Great news for EU consumers, bad news for some mobile device makers (looking at you Apple). The EU has announced new requirements effected by the end of 2024 for mobile devices.
The European Parliament has voted to make USB-C the common charging standard in the EU. All mobile devices with up to 100W power delivery (including phones, tablets and earbuds) sold in the region will have to come with a USB-C charging port by the end of 2024. Laptops will need to make the switch by spring 2026. Products that come to market before these deadlines won’t be affected.
It’s no secret that the requirement will primarily affect Apple, which has stuck to proprietary Lightning ports on iPhones and some other devices despite a broader industry move to USB-C. We’ve asked Apple for comment and will let you know if it responds, although it claimed in 2020 that the charger requirement would “stifle innovation.” This won’t limit sales of current Lightning-equipped products like the iPhone 14 lineup or second-gen AirPods Pro, but it will force the company to switch to USB-C in the future. Multiple rumors have suggested Apple is already testing USB-C iPhones that might arrive in 2023, and the entry-level iPad might use the port this fall.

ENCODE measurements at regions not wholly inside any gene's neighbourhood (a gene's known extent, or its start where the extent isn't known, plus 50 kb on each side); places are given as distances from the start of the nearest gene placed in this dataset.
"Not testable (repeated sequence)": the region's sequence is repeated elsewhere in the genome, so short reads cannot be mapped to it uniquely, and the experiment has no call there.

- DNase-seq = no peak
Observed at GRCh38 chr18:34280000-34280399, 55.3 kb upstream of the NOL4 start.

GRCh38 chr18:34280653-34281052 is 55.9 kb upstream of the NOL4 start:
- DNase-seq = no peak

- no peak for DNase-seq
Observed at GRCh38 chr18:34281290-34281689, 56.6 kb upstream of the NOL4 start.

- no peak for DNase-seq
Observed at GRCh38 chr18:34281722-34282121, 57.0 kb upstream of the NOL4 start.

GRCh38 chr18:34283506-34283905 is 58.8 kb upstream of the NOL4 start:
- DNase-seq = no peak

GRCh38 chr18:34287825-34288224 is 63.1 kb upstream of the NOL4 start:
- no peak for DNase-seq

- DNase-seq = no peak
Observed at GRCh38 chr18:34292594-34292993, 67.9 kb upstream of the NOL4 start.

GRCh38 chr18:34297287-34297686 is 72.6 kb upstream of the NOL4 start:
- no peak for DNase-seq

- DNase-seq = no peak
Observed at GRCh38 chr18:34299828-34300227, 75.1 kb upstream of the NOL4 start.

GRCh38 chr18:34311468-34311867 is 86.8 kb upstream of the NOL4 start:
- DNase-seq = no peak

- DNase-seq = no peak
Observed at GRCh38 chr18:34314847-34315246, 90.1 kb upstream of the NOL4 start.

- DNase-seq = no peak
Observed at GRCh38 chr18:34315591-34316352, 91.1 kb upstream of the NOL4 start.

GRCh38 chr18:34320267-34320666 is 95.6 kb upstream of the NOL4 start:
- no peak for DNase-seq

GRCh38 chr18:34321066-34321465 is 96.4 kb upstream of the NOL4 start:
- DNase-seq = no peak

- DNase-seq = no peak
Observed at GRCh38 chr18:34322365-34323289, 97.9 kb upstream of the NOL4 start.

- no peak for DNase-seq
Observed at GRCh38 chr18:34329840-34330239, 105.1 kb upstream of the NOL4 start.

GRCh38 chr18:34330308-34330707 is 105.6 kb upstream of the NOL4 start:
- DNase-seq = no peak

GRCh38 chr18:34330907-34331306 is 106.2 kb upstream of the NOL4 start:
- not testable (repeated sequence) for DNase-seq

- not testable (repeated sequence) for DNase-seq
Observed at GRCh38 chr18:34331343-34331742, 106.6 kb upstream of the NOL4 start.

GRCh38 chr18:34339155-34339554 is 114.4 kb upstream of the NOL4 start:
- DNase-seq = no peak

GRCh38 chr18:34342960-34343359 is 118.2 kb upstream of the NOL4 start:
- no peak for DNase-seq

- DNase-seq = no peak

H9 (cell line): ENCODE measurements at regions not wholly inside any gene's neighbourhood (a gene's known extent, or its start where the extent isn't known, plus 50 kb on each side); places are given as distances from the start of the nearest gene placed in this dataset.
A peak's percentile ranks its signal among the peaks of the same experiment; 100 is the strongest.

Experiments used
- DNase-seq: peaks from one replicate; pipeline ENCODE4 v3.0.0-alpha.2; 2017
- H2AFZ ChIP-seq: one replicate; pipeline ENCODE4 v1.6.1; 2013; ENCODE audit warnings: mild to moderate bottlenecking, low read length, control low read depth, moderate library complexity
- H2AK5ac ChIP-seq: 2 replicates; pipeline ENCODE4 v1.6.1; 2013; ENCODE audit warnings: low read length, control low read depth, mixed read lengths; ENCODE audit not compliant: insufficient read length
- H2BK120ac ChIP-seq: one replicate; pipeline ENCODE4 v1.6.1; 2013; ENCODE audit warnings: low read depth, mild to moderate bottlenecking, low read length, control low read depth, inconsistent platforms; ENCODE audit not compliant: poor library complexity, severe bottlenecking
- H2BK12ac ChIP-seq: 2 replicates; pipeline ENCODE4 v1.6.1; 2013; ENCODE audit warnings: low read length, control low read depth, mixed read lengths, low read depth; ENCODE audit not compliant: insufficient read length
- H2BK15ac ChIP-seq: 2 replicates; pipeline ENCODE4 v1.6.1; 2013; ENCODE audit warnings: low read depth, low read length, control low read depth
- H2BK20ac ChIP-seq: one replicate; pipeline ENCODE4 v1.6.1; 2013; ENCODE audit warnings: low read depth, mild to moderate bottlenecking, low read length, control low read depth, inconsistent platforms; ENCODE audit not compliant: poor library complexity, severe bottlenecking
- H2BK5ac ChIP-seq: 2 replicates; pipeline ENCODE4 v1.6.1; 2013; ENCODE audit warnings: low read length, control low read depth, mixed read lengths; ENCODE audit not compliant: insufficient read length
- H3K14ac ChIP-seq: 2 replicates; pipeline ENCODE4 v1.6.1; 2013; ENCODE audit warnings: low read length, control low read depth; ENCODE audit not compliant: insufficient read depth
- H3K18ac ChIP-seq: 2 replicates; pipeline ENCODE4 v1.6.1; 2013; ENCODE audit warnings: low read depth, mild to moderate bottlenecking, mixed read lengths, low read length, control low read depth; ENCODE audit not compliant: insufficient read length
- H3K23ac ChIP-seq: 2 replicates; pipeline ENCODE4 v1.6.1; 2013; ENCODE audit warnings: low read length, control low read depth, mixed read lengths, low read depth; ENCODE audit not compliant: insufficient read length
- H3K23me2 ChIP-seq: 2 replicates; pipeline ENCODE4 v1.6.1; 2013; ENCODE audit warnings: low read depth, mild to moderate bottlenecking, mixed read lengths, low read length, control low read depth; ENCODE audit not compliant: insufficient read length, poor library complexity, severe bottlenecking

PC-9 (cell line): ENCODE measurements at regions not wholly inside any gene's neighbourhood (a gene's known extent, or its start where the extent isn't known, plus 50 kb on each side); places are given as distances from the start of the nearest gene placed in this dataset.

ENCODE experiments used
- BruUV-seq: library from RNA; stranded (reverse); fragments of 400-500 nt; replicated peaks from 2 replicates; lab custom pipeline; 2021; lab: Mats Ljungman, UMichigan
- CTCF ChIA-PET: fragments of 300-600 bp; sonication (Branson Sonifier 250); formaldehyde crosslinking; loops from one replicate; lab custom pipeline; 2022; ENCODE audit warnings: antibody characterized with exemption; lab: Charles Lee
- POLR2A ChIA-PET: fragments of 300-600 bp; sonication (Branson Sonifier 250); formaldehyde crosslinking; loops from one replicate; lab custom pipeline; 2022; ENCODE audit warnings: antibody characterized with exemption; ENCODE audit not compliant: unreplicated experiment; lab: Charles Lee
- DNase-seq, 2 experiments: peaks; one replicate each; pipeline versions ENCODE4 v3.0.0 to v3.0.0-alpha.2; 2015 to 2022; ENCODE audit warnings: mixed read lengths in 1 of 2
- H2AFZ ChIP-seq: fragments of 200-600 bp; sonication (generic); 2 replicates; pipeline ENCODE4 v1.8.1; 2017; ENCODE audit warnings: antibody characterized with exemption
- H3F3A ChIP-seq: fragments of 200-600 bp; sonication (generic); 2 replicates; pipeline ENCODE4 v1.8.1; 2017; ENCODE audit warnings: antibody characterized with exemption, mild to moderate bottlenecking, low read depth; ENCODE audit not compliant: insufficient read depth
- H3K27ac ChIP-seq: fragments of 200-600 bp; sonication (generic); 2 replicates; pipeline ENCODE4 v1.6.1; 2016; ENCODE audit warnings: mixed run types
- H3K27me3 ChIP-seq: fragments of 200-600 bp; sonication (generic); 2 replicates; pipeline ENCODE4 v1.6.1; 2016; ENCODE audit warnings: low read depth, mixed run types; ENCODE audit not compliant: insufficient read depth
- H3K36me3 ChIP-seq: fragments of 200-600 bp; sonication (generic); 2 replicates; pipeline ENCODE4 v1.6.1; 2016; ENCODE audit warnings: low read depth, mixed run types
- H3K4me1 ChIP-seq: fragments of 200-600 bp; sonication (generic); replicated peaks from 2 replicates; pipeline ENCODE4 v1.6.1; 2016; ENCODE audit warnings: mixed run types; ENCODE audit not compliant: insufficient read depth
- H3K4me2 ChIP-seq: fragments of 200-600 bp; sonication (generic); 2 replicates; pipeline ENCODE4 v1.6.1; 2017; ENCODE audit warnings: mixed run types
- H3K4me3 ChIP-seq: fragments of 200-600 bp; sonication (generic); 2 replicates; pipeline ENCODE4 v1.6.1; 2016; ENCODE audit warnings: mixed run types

From my quick research it does appear Apple already plans to have USB-C Charging with the iPhone 15 due out in the Fall of 2023. Given these new rules and Apple release a new model iPhone ever September or October, Apple would have to have USB-C charging with the iPhone 17 in 2025. Apple is well ahead of the curve with the MacBook which already use USB-C. However, the 16-Inch MacBook Pros would be exempt from these new rules since they are 140W power delivery.